In partnership with African healthcare systems and leaders, Mercy Ships is able to help train and mentor local medical professionals, improving surgical care in the long term. The surgeries performed on board Mercy Ships’ floating hospitals are life-changing for patients and their communities – but when it comes to strengthening healthcare systems, Medical Capacity Building (MCB) programmes are what leave a lasting impact on the healthcare system in the nations served.
“You can have the best surgeon and the best clinical staff working together, but when the medical equipment is not reliable, your patient is not safe yet,” says Mercy Ships Biomedical Manager Emmanuel Essah. Emmanuel’s team works to upskill and empower local biomedical technicians so that they can confidently keep the equipment at their local hospitals running safely and accurately. Through every training and each hospital visit, Emmanuel is fulfilling his dream: “Sharing my knowledge with my fellow Africans.”
MCB Director Joan Kotze explains, “The biggest lack in the countries we serve is there’s no continuous professional development, so that is one of the key things they are getting out of our training. They’ve done their university degree and then practice, but nobody’s helping them to stay current and stay abreast of the latest things in their area of expertise.”
During the new hospital ship’s first visit to Africa in June 2022, the Global Mercy® crew had the opportunity to be part of this transformative training model. In the port of Dakar, Senegal, the Mercy Ship hosted 302 Senegalese medical professionals on board for a series of 8 courses covering anaesthesia, dentistry, essential surgical skills, neonatal resuscitation, nursing, and sterile processing. More than 4,500 training hours were provided. Many of these courses were the result of collaboration with partners like Optimum Biomedical from the U.K. and the Medical Simulation Skills Institute (MSSI), a Ghanaian NGO.
“We are already applying what we have learned here. It has brought a lot to us. We are realising what we are doing, and we have learned a lot, so a big thank you to the organisation, and I hope many more biomedical technicians will receive the same training, ” explains Badienne anta Cisse, one of 19 course participants of the Mercy Ships Biomedical Equipment Maintenance Servicing course.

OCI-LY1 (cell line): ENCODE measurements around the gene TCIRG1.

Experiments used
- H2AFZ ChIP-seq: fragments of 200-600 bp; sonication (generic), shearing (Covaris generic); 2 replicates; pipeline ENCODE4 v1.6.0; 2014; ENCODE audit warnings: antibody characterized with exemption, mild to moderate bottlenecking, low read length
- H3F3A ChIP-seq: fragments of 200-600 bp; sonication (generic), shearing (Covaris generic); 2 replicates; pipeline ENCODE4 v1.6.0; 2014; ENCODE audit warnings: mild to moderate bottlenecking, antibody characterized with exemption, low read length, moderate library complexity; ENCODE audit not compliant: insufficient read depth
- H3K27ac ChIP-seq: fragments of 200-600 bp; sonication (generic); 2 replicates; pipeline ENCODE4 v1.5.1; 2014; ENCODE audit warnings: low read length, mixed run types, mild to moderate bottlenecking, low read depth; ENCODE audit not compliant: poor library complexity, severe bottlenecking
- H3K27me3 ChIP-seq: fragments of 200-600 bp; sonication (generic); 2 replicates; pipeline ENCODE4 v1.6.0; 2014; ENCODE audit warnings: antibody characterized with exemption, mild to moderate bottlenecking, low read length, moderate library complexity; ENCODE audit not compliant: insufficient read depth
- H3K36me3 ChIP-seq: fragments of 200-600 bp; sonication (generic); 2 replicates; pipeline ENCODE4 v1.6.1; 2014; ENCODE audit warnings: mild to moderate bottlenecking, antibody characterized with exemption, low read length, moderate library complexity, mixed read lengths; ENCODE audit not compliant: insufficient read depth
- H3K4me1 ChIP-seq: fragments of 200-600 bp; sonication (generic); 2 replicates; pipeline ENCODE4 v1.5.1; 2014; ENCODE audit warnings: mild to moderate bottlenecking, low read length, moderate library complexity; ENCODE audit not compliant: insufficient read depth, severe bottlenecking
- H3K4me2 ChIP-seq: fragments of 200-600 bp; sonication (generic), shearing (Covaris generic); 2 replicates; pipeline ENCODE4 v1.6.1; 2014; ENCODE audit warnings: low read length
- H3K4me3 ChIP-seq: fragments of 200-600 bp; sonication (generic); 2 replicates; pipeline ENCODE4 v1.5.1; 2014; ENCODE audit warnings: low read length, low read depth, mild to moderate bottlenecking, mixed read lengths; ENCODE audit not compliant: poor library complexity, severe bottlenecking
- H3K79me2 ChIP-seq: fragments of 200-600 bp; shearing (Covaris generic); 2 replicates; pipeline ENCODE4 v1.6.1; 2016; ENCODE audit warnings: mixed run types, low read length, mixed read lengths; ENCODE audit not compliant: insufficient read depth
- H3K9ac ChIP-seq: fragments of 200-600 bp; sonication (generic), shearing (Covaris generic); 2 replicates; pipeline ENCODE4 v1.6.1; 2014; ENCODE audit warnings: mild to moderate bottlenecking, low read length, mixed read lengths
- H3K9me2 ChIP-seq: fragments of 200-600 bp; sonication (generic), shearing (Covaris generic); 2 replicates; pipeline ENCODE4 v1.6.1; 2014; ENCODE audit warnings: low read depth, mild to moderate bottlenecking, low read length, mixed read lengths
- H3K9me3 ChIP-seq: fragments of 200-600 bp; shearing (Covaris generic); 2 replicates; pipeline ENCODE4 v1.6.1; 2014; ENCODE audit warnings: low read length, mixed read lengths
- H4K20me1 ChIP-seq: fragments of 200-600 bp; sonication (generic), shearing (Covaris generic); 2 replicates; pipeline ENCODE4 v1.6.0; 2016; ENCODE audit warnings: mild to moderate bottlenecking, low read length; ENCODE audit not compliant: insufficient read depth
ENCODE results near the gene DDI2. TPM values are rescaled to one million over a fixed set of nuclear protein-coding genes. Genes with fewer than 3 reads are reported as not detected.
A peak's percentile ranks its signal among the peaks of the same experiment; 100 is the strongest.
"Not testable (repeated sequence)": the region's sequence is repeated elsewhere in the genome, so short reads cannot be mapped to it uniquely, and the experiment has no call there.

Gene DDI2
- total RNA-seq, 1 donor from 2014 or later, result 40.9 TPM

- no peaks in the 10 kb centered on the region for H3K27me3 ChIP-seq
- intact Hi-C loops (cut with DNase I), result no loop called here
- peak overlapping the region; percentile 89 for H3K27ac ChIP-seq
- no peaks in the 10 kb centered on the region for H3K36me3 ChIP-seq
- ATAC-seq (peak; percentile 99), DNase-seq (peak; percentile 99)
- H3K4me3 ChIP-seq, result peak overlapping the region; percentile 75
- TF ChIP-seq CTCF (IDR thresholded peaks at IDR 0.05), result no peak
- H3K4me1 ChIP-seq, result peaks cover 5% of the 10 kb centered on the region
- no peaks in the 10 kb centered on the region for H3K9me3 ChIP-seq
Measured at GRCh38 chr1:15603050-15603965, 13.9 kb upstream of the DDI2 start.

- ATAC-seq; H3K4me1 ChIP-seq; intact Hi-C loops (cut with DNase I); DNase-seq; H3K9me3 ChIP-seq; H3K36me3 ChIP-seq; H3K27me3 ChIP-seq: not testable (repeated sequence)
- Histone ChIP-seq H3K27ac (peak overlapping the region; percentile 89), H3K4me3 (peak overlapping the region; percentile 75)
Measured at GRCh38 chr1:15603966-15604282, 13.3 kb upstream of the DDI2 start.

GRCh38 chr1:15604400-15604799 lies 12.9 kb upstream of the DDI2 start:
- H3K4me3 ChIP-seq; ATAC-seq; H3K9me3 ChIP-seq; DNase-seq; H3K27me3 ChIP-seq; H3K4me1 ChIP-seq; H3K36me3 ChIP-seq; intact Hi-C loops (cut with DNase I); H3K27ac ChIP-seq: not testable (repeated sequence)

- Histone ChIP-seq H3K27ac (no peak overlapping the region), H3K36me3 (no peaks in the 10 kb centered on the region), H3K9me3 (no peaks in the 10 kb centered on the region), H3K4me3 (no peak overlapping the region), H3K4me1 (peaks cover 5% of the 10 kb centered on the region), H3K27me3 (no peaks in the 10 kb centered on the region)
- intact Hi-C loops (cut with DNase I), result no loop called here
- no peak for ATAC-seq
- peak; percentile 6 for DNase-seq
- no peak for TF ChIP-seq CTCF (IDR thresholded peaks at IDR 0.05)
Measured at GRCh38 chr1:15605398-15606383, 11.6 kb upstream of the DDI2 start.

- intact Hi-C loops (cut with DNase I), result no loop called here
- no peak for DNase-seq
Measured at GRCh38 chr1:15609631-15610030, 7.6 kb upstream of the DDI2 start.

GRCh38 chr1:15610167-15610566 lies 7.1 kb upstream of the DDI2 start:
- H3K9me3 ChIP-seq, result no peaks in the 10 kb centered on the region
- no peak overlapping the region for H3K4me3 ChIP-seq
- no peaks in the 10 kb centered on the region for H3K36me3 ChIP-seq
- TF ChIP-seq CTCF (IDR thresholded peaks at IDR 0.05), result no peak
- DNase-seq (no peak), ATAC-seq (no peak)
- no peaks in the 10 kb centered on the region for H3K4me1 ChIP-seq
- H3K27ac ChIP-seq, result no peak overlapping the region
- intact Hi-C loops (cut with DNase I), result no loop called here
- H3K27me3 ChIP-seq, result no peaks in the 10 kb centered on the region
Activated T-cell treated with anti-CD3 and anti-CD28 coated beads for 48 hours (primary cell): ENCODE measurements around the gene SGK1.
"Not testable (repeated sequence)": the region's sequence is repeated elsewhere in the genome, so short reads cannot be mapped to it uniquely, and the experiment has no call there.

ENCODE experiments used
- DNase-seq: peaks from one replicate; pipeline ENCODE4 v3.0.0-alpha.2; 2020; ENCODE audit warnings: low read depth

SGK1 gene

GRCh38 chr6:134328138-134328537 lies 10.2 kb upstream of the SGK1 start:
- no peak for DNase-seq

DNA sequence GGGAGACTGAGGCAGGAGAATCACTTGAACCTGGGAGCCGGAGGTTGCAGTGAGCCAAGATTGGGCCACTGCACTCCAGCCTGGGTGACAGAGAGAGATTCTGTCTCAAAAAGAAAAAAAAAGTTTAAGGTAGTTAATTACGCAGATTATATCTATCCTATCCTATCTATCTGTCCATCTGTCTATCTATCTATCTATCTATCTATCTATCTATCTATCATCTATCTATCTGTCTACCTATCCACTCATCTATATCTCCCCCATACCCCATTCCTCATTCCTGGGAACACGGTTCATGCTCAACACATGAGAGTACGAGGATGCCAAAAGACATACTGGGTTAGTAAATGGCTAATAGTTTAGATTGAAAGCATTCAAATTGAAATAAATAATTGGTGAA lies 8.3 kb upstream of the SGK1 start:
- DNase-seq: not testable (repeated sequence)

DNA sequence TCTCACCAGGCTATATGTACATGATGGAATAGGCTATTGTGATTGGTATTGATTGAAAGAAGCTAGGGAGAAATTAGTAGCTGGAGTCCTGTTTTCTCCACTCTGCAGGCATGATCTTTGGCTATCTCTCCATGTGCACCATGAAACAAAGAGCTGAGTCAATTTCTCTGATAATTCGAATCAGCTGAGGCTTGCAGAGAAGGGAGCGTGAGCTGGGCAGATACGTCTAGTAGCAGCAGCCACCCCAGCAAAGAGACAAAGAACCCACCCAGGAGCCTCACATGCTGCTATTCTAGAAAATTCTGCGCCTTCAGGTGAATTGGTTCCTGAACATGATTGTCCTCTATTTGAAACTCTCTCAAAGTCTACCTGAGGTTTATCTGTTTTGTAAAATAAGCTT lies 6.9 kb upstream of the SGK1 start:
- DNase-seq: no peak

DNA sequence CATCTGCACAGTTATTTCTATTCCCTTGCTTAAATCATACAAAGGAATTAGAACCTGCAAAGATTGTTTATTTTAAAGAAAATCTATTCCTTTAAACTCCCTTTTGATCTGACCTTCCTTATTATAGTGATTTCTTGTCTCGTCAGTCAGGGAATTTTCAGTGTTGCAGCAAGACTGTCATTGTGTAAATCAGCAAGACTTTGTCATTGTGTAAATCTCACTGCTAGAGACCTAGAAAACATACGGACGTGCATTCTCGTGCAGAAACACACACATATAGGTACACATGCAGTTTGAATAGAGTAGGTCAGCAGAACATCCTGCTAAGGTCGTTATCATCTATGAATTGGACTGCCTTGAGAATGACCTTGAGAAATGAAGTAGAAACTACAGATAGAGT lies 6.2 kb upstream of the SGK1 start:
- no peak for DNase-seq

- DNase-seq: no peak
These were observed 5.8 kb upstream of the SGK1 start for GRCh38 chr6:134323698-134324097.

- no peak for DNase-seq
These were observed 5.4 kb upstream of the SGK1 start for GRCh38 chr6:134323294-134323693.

“I really believe in strengthening the healthcare system with the people who are in it already, and coming alongside them, finding they see they need, what their dreams are, and how we can support them to get there,” explained Mercy Ships volunteer MCB Projects Director, Erin Muyres. “The goal is to support making surgery affordable, timely, safe—now and in the future.”
As the organization’s first purpose-built vessel, the ship was designed with MCB in mind – and this was an exciting first opportunity to put its new facilities to use: “We wanted to use the Global Mercy as the training platform it was meant to be,” said Erin.
Providing Hands-on Learning
After five weeks in Dakar, the Global Mercy returned to the Canary Islands to finish outfitting its hospital in preparation to begin providing the first surgeries on board in 2023. Meanwhile in Senegal, Africa Mercy continues the 2022 field service with partnerships that keep growing so that participants can continue to make an impact across the 13 regions of Senegal they serve.
Mercy Ships’ Medical Capacity Building programs work together with Africa to strengthen healthcare systems from within, leading to greater access to safe surgery in the long term.
Bio Med training on board Mercy Ships: VIDEO https://youtu.be/ND_jh879XNI
All hands on deck
Find out about biomedical opportunities on board, and capacity building ashore, from Fiona at the Mercy Ships booth on Trades Night, at the NZIHE 2022 conference
Or visit www. mercyships.org.nz/bio-med/
Mercy Ships Biomedical Manager Emmanuel Essah, instructing a class on anaesthesia equipment.
Badienne, a Senegalese biomedical trainee developing new skills by attending a biomed course on board